Yemeni security forces stormed an Al Qaeda hide-out Wednesday in a principle militant stronghold in the country's west, setting off clashes, officials said, as a security chief vowed to fight the group's powerful local branch until it was eliminated.

A government statement said at least one suspected Al Qaeda member was arrested during the fighting in Hudaydah province. The province, along Yemen's Red Sea coast, was home to most of the assailants in a bombing and shooting attack outside the U.S. Embassy in 2008 that killed 10 Yemeni guards and four civilians.

"The (Interior) Ministry will continue tracking down Al Qaeda terrorists and will continue its strikes against the group until it is totally eliminated," said Deputy Interior Minister Brig. Gen. Saleh al-Zawari.

He was speaking to senior military officials at a meeting in Mareb, one of three provinces where Al Qaeda militants are believed to have taken shelter.

The group's growing presence in Yemen, an impoverished and lawless country on the edge of the Arabian Peninsula, has drawn attention with the attempted attack on a U.S. airliner on Friday. U.S. investigators say the Nigerian suspect in the attack told them that he received training and instructions from Al Qaeda operatives in Yemen.

Al Qaeda in the Arabian Peninsula set up its Yemen base in January when operatives from Saudi Arabia and Yemen merged.

A security official who gave more details on Wednesday's raid said it resulted from a tip and targeted a home five miles (eight kilometers) north of the Bajil district. He said one suspected Al Qaeda member was injured and several who fled were being pursued.

The owner of the home, a sympathizer of the group, was arrested, he said, speaking on condition of anonymity because he was not authorized to speak to the press.

Yemen will continue to coordinate its military efforts with the United States to track down Al Qaeda in several areas of the country, said Tarek al-Shami, spokesman of the ruling National Congress Party.

The U.S. has increasingly provided intelligence, surveillance and training to Yemeni forces during the past year, and has provided some firepower, a senior U.S. defense official said recently, speaking on condition of anonymity in order to discuss sensitive security issues. Some of that assistance may be through the expanded use of unmanned drones, and the U.S. is providing funding to Yemen for helicopters and other equipment.

The Pentagon recently said it poured nearly $70 million in military aid into Yemen this year — compared with none in 2008.

More details surfaced Wednesday on the Nigerian man suspected in Friday's attempted airliner attack. While in Yemen, he led a devout Islamic life, shunning TV and music and avoiding women, said students and staff at an institute where he studied Arabic.

Umar Farouk Abdulmutallab spent two periods in Yemen, from 2004-2005 and from August to December of this year, just before the attempted attack, Yemeni officials have said. Administrators at the institute said Wednesday he was enrolled at the school during both periods to study Arabic.

Abdulmutallab showed little interest in study during his brief time at the San'a Institute for the Arabic Language this year, which coincided with Ramadan, the holy Muslim month of fasting that began in late August.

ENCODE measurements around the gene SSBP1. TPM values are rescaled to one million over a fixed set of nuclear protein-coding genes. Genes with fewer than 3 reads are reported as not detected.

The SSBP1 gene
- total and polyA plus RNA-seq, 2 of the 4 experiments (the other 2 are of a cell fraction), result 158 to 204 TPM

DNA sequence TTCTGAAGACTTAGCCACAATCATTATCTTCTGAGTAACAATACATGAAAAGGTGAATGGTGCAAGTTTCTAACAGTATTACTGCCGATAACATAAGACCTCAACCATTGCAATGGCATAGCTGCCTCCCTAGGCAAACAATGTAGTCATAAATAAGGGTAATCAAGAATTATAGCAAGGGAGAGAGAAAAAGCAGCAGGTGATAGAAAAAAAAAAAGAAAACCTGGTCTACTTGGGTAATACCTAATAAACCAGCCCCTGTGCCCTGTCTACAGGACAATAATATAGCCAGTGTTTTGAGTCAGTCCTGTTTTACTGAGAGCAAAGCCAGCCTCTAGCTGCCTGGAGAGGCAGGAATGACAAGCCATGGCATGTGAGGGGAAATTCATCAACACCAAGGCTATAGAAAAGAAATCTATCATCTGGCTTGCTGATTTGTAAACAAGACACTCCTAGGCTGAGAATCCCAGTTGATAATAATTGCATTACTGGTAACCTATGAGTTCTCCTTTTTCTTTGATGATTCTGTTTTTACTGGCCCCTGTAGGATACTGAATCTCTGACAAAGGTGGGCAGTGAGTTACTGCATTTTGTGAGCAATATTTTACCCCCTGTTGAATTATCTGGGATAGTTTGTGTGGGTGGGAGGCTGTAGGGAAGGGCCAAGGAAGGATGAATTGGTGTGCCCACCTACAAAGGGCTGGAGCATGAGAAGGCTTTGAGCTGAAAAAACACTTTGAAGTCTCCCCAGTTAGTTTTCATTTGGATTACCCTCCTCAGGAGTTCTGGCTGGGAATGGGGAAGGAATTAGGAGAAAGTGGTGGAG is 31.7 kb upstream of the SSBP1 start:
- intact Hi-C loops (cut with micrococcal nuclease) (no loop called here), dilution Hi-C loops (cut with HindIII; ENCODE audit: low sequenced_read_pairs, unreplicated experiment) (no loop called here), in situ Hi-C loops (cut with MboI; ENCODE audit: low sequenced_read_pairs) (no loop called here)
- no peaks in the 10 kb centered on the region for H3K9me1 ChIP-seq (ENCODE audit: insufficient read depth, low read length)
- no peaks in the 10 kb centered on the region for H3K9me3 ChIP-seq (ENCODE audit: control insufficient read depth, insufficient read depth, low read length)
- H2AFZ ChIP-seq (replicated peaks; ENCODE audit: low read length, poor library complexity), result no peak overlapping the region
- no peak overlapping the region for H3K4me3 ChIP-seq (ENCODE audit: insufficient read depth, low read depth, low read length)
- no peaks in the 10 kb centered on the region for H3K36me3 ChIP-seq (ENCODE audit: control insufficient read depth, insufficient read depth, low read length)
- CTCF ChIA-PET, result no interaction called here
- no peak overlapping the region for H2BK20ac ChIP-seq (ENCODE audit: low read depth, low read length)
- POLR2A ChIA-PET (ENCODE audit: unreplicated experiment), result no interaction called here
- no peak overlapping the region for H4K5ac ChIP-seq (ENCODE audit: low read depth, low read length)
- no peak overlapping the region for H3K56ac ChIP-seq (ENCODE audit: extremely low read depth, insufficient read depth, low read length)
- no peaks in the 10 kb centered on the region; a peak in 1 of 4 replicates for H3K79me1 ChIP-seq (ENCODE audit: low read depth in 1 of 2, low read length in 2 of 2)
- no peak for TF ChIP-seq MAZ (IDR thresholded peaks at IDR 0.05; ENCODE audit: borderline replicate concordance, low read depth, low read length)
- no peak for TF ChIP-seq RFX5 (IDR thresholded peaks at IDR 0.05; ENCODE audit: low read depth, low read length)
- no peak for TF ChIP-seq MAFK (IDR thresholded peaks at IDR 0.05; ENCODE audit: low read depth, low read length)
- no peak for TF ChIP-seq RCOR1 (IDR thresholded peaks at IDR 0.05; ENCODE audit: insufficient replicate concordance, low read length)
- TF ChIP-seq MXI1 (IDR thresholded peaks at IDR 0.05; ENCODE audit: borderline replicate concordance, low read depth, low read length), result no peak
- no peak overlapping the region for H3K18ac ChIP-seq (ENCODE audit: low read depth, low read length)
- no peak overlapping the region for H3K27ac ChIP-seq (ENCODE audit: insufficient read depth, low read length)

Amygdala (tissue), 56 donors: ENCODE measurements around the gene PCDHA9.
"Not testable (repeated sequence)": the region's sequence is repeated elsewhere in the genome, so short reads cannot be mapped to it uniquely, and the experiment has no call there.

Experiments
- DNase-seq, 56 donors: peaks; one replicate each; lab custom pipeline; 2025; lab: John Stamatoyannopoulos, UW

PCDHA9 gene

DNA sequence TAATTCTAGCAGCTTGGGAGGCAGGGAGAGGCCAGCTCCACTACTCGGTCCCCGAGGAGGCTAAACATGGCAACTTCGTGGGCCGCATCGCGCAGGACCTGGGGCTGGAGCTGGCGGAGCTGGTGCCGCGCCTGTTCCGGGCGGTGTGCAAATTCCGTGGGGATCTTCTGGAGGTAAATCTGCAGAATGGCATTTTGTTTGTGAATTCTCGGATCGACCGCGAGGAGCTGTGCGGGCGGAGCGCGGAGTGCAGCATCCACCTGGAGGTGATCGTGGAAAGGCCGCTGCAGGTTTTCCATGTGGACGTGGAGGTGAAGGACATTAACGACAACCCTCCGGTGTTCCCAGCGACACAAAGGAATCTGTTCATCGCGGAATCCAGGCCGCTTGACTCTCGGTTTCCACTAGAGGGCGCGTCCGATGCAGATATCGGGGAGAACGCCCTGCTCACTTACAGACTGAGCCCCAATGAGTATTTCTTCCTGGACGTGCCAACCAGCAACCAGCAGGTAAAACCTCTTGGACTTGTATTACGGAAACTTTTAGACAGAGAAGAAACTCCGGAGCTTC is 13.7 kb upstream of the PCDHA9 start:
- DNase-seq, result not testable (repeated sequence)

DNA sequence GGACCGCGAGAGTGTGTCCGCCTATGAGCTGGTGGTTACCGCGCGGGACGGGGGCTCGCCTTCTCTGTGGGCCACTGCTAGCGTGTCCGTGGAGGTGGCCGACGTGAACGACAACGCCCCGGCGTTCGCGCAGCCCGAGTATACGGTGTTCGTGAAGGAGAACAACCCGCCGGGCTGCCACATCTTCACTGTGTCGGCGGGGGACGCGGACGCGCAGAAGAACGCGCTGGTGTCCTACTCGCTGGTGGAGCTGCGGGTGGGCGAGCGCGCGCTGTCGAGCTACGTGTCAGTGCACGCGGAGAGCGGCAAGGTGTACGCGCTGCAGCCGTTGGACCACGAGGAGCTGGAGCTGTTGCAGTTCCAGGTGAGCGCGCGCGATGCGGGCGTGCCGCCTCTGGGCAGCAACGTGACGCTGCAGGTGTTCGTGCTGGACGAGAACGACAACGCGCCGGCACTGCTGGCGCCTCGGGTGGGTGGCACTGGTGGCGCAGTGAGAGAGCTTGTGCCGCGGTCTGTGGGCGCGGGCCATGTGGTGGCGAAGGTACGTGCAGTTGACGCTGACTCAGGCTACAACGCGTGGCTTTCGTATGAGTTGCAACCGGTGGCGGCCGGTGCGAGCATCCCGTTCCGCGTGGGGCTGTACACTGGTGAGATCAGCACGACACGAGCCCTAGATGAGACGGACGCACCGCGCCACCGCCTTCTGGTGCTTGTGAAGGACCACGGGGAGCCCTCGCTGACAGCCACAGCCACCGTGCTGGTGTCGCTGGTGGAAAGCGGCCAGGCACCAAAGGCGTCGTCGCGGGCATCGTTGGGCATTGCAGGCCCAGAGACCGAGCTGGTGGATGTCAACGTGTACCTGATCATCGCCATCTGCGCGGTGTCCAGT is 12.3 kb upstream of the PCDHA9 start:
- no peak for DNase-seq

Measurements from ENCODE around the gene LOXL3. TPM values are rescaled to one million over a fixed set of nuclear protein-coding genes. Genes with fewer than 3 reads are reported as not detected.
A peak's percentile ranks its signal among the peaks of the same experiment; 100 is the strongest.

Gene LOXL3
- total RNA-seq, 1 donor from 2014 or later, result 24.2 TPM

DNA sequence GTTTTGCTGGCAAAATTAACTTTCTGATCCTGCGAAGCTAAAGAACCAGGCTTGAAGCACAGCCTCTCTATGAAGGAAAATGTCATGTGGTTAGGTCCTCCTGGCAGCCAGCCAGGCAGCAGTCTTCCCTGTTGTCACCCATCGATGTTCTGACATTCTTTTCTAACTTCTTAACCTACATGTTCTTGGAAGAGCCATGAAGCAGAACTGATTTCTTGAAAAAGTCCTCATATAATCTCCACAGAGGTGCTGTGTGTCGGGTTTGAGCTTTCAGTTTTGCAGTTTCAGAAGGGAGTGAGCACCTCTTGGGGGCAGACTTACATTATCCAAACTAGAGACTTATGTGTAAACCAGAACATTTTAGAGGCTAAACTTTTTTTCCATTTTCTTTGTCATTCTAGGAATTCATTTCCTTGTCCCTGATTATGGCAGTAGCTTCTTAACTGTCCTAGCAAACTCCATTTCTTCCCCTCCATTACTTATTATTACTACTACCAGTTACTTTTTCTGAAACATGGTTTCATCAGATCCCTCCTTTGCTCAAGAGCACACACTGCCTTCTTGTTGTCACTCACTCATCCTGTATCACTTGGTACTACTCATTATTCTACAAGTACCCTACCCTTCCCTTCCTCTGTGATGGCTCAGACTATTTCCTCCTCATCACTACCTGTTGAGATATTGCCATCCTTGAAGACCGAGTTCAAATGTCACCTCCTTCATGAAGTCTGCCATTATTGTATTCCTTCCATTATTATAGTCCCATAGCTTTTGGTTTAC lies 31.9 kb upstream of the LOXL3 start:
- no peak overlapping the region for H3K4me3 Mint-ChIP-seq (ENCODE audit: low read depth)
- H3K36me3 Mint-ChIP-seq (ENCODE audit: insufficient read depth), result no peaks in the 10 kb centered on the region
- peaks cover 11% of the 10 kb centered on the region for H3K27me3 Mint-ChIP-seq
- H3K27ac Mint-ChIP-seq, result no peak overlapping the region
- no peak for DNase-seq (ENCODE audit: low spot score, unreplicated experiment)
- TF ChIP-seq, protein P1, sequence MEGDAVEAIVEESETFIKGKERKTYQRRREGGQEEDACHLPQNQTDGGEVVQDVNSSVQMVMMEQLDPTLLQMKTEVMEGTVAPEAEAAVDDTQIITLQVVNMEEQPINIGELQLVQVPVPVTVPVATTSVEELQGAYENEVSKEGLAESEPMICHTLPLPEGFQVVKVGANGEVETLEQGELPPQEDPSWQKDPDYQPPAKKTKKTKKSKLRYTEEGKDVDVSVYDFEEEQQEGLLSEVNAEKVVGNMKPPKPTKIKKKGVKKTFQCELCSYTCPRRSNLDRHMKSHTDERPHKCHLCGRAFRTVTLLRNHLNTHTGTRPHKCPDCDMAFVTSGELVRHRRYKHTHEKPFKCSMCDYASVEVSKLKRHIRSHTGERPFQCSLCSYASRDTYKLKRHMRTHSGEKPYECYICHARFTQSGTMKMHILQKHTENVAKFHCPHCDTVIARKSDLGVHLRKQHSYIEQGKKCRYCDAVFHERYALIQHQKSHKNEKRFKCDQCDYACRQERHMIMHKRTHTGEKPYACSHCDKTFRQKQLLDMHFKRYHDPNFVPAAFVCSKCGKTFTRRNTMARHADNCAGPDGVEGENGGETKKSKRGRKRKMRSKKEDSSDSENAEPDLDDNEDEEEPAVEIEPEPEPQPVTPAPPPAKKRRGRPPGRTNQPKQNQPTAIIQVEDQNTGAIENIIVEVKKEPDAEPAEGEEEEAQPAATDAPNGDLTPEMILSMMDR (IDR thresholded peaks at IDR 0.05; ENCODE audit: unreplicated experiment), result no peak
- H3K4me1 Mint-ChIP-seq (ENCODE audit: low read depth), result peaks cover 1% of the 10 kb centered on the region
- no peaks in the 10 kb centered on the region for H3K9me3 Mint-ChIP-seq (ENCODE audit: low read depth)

"When I asked him why he wasn't studying, he would tell me he wanted to devote his time for worship during Ramadan," Ahmed Hassan, a 28-year-old Arabic language student from Singapore, told The Associated Press on Wednesday.

Hassan said he was stunned when he heard reports that Abdulmutallab, 23, told U.S. officials after his arrest he received training and instructions from Al Qaeda operatives in Yemen. He said he never suspected the Nigerian of belonging to the terrorist network.

Al Qaeda in the Arabian Peninsula has claimed responsibility for the attempted attack on the airliner, which was bound for Detroit from Amsterdam. It said it was retaliation for a U.S. operation against the group in Yemen. More than 60 militants were killed in airstrikes this month carried out by Yemeni forces with U.S. intelligence assistance.

Yemen issued Abdulmutallab a visa to study Arabic. Yemeni officials have said authorities in Yemen were reassured that he had visas from a number of countries engaged in the fight against terrorism, including the United States.

Staff and students at the institute said Abdulmutallab spent at most one month at the school. That has raised questions about what he did during the rest of his stay, which continued into December.

While in Yemen, Abdulmutallab led the life of an ultraconservative Muslim. He avoided mixing with female classmates, listening to music or watching television, fellow students and staff at the institute said.

Hassan said Abdulmutallab would start his day by going to the mosque for dawn prayers and then would spend hours in his room reading the Koran, Islam's holy book.

Ahmed Mohammed, one of the teachers at the institute, said Abdulmutallab spent the last 10 days of the holy month of Ramadan sequestered in a mosque.

He says Abdulmutallab attended barely four hours of the 20-hour course Ahmed taught.

Youssef al-Khawlani, an administrator at the institute, recalled how upset Abdulmutallab was when he heard the ring tone of his phone, set to a popular song.

"When he heard it, he told me I should stop it because it was haram (forbidden by Islam)," said al-Khawlani. "He also would not watch TV."